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Martinez v. Del Valle: 1877 - Choate Cross-examines Martinez

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Plaintiff: Eugenie Martinez
Defendant: Juan Del Valle
Plaintiff Claim: That Del Valle broke his promise to marry the plaintiff
Chief Defense Lawyer: Joseph H. Choate
Chief Lawyer for Plaintiff: William H. Beach
Judge: Donohue (historical records do not indicate first name)
Place: New York, New York
Date of Trial: 1877 January Term
Decision: Jury verdict in favor of the plaintiff for damages of $50

SIGNIFICANCE: The famous lawyer Joseph Choate represented Juan Del Valle, and his handling of Eugenie Martinez on the witness stand has been hailed as a model of the art of cross-examination.

Juan Del Valle was a wealthy businessman from Cuba who had established himself in New York City. He had divorced his first wife and was well into middle age when he met a dark-haired Spanish beauty in her early 20s named Eugenic Martinez. On January 14, 1875, Martinez slipped while walking on an icy sidewalk and sprained her ankle. Del Valle happened to be nearby, and he helped her up and took her home.

According to Martinez, Del Valle visited her the next day to see how she was recovering. Del Valle became her regular suitor and, after only three weeks of courtship, allegedly promised to marry Martinez but reneged after an "engagement" of several months. Martinez sued Del Valle for $50,000 in damages for breach of promise of marriage.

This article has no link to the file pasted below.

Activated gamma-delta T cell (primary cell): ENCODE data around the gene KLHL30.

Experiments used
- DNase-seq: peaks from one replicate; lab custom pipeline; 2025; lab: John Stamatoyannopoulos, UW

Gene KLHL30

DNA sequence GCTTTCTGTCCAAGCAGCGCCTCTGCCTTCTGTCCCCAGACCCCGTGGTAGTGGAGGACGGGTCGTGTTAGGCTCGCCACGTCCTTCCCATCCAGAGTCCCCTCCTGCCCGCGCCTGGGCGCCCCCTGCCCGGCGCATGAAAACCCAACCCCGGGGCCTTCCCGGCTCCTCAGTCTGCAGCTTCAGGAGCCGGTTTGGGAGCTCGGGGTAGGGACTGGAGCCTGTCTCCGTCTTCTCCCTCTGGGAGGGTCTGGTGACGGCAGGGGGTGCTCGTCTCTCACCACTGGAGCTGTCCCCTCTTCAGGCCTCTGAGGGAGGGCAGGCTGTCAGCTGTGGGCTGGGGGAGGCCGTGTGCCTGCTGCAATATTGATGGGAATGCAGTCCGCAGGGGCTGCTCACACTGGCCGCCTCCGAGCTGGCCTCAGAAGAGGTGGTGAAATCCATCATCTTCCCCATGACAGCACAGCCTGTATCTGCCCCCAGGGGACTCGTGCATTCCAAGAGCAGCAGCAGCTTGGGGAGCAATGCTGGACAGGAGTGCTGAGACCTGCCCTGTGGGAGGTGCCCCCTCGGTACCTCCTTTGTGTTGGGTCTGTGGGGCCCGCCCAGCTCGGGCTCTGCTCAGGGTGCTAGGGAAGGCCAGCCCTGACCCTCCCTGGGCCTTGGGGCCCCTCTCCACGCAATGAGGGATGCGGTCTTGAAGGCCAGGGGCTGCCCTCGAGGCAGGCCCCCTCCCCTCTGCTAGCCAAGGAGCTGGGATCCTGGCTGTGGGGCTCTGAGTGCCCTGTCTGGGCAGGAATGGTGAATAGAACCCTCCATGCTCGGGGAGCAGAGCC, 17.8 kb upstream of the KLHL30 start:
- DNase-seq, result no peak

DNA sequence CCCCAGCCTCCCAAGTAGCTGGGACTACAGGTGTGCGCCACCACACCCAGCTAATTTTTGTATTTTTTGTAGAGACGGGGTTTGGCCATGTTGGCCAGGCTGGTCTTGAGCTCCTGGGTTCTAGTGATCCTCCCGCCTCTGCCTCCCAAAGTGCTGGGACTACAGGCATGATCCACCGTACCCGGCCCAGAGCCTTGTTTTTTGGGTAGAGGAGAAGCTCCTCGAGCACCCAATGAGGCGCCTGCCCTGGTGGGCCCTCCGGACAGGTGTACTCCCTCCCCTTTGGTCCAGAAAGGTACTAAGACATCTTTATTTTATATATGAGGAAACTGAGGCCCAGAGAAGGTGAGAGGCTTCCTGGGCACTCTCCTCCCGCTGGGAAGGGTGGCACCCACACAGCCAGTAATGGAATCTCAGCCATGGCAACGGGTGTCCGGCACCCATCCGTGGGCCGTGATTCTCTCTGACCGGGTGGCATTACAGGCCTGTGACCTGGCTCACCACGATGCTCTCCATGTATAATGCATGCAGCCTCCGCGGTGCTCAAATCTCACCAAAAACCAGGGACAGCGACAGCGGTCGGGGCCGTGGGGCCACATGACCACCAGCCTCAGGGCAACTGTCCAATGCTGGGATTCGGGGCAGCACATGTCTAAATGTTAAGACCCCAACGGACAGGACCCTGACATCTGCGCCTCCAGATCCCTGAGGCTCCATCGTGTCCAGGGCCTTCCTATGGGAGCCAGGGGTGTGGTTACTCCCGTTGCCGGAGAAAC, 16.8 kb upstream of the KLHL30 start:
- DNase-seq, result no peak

It was rumored that Del Valle offered Martinez $20,000 to settle out of court and avoid a scandal, but she refused. Martinez was represented by William H. Beach, and Del Valle was represented by Joseph H. Choate. With Judge Donohue presiding, the case was tried in the New York City Court's 1877 January Term. Because Del Valle was a rich man and Martinez's family was poor, the press labeled Martinez a "goiddigger" and the case attracted considerable publicity.

Choate was a famous lawyer, known for his verbal skills and scathing comments. From start to finish he stole the show. Choate encouraged the public's low opinion of Martinez when he referred to her case:

Never did a privateer upon the Spanish Main give chase to and board a homeward bound [ship] with more avidity and vigor than this family proposed to board this rich Cuban and make a capture of him.

Mary Todd Lincoln Insanity Trial: 1875 - A Long Line Of Tragedies, Robert Lincoln Begins Insanity Proceedings, A Civil Jury Hears The Case [next] [back] Mackenzie Court-Martial: 1843

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